The Monster Story: An Indian Perspective on Trust
edited: Sunday, August 30, 2009
By Ralph P. Brown
Rated "G" by the Author.
Posted: Sunday, August 30, 2009
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In a village of the people, a time had come upon the land that was very difficult. People were going to the river for water never to return. It was said they were being swallowed by monsters who lived there. What does this have to do with Trust?
In a village of the people, a time had come upon the land that was very difficult. People were going to the river for water never to return. It was said they were being swallowed by monsters who lived there.
It was in this time that a young man went to his grandparents' lodge and found his grandmother in tears. The young man asked, "Why are you crying, grandmother?"
Drying her eyes, she looked up at her grandson and replied, "The people need water because they are dying of thirst, but no one can go to the river because of the monsters."
Indeed, the young man knew that many of his relatives had gone to the river never to return. He said, "But if no one goes to the river we will not have water and we will all surely die."
"Yes," grandmother said, "That is our problem."
The young man left wondering what to do. He knew that people were going to the river and not returning, yet he knew death would certainly take them if they did nothing. He decided it was better to die trying than to do nothing.
The next day he went back to his grandparents' lodge and told them of his decision to go to the river. "The people are dying and they must have water. I must at least try to get the water they need."
His grandmother took a pouch from her side and handed it to her grandson. "In this pouch is a flint and steel. At least you will have fire." His grandfather took the knife from his belt and handed it to his grandson. "Maybe tis will serve you in your journey."
The young man secured the gifts in his own belt. Thanking his grandparents he took his buckets and made his way to the river. When he arrived, fear sat in his throat like a lump but he saw no sign of any monsters. He looked up one side and down the other but there were no monsters to be seen.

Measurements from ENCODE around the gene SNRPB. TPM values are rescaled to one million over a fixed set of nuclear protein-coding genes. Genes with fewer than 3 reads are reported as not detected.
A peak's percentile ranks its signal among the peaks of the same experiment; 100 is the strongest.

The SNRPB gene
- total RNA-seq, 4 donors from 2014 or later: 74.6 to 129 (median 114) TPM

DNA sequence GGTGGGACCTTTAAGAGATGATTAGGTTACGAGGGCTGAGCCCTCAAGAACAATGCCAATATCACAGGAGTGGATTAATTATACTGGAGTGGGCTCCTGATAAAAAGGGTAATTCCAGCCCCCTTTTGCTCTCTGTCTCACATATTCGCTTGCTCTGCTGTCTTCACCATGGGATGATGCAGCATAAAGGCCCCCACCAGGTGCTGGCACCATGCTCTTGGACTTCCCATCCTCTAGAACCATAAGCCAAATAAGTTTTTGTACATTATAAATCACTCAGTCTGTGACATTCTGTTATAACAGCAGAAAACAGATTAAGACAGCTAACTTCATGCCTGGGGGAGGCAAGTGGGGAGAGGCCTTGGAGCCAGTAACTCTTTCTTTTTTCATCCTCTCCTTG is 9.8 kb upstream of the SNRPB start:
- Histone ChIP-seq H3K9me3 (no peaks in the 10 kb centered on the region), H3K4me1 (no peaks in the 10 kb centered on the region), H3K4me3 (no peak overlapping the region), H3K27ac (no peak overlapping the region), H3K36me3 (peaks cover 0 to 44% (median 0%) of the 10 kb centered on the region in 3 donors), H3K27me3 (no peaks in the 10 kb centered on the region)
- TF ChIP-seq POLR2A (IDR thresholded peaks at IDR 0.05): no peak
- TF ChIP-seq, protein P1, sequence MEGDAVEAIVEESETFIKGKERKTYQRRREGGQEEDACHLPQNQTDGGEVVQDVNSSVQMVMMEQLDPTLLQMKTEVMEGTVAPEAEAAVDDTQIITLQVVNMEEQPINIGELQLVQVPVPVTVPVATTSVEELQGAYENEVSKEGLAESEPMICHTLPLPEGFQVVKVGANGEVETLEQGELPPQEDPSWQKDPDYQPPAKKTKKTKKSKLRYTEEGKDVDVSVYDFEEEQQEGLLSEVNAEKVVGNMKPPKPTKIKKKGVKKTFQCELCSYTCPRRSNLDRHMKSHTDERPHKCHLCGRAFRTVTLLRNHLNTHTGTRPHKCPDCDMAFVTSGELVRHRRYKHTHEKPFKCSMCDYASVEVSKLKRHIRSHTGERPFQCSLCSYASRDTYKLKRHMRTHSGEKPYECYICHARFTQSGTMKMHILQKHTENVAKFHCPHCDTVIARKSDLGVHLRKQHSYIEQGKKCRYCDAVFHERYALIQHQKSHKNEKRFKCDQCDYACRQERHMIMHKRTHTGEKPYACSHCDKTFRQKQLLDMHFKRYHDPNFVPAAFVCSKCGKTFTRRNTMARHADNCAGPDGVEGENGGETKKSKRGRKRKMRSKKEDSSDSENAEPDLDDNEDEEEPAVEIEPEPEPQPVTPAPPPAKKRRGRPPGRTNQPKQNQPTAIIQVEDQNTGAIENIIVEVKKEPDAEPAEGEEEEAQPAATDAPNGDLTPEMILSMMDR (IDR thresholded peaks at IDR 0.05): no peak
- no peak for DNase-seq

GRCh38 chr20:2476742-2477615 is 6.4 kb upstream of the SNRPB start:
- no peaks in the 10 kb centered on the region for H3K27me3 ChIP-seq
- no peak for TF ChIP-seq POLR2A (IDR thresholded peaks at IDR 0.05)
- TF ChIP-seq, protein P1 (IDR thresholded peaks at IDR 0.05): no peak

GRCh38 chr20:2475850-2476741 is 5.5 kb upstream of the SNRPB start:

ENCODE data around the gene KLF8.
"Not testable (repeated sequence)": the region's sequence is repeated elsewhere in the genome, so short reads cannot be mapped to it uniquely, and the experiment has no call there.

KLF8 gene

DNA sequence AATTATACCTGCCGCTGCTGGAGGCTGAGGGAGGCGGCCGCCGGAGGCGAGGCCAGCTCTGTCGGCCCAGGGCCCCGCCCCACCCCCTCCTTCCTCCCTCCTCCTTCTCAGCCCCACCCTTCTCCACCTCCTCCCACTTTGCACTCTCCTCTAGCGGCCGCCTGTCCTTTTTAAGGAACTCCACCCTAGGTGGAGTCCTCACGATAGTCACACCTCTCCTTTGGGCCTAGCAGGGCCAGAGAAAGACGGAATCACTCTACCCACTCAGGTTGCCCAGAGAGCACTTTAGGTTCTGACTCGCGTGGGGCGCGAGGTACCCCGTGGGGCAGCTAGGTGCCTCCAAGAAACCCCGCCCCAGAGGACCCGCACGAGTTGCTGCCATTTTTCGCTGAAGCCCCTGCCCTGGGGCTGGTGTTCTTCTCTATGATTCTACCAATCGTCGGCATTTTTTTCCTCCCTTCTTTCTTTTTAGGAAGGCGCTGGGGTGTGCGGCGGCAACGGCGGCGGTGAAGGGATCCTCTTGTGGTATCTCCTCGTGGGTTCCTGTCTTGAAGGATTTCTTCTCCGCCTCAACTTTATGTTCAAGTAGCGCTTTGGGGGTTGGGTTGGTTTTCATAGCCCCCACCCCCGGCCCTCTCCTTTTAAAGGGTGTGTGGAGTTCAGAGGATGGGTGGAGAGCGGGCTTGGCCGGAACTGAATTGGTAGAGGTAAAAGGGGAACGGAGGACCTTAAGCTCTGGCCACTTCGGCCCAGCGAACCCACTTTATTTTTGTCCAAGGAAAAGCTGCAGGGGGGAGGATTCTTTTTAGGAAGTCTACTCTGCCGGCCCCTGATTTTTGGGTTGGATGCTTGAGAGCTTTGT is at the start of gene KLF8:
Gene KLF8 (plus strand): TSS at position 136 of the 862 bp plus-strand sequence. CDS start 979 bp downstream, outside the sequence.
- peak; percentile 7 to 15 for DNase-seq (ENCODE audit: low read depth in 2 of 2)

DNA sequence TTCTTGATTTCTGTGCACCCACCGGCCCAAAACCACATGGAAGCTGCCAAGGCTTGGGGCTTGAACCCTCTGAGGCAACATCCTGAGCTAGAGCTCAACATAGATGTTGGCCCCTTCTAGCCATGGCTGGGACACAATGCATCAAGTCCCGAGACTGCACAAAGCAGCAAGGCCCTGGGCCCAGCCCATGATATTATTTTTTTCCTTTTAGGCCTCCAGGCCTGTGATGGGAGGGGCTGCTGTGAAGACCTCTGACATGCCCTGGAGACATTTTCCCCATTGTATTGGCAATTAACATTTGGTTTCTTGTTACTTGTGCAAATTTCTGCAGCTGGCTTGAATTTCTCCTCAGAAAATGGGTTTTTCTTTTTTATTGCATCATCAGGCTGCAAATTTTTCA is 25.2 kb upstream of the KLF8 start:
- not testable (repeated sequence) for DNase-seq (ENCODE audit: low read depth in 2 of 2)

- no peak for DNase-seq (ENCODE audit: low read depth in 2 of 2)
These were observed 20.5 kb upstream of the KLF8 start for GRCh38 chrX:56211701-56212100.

Quickly he grabbed his buckets and went to the bank. He bent down to dip the bucket in the water, all the while feeling like he was being watched. The hairs on the back of his neck stood up and he was very afraid. He just wanted to draw the water and get out of there but as he went to dip the bucket in the water he saw in the reflection of the river a monster with his huge open mouth and then it was upon him.
He was swallowed and in the dark belly of a monster. In his fear and anguish, he began to cry. He knew his grandparents would be hurt and worse, he knew they and others would die because they had no water.
As he cried he heard other voices and a stirring in the dark. He yelled out, "Aho, who is there?"
Voices started calling back to him but he couldn't see. He then remembered the pouch on his belt and the flint and steel. He gathered dry things from around him and struck the flint and steel. Soon he had a fire going and in the light he could see the faces of his relatives and all of the people who had been swallowed by the monster. They all greeted the young man and told him how they had come to be swallowed by the monster.
The young man asked, "How do we get out of here?"
They replied, "We can't. It is useless to try."
At first, the young man was afraid but then he remembered the knife that his grandfather had given him. He said, "Wait, I know what to do." Then he ran to the side of the monster and thrust the knife in. The monster heaved and the young man pulled hard on the knife, cutting a deep gash in the side of the monster so big that it allowed all of the people to escape. They filled their buckets with water and returned to their village.
** It is for the person who is trying to find his way in this life and for all of the things that would swallow him up along the way that I was inspired to create the "Spirit Dancer".
At first glance this piece might seem "dark" because of the emphasis on the monsters but I want people to know that these unseen spirits are capable of devouring the unwary. This picture is really about the "light". It is the light that exposes and shows us the truth. It is the light that chases the darkness and it is in the light that the Spirit Dancer so confidently makes his way unafraid of the dark and unseen things that hinder his progress.
In Spirit, Ralph (Tawennihake)
Web Site: Ralph P. Brown
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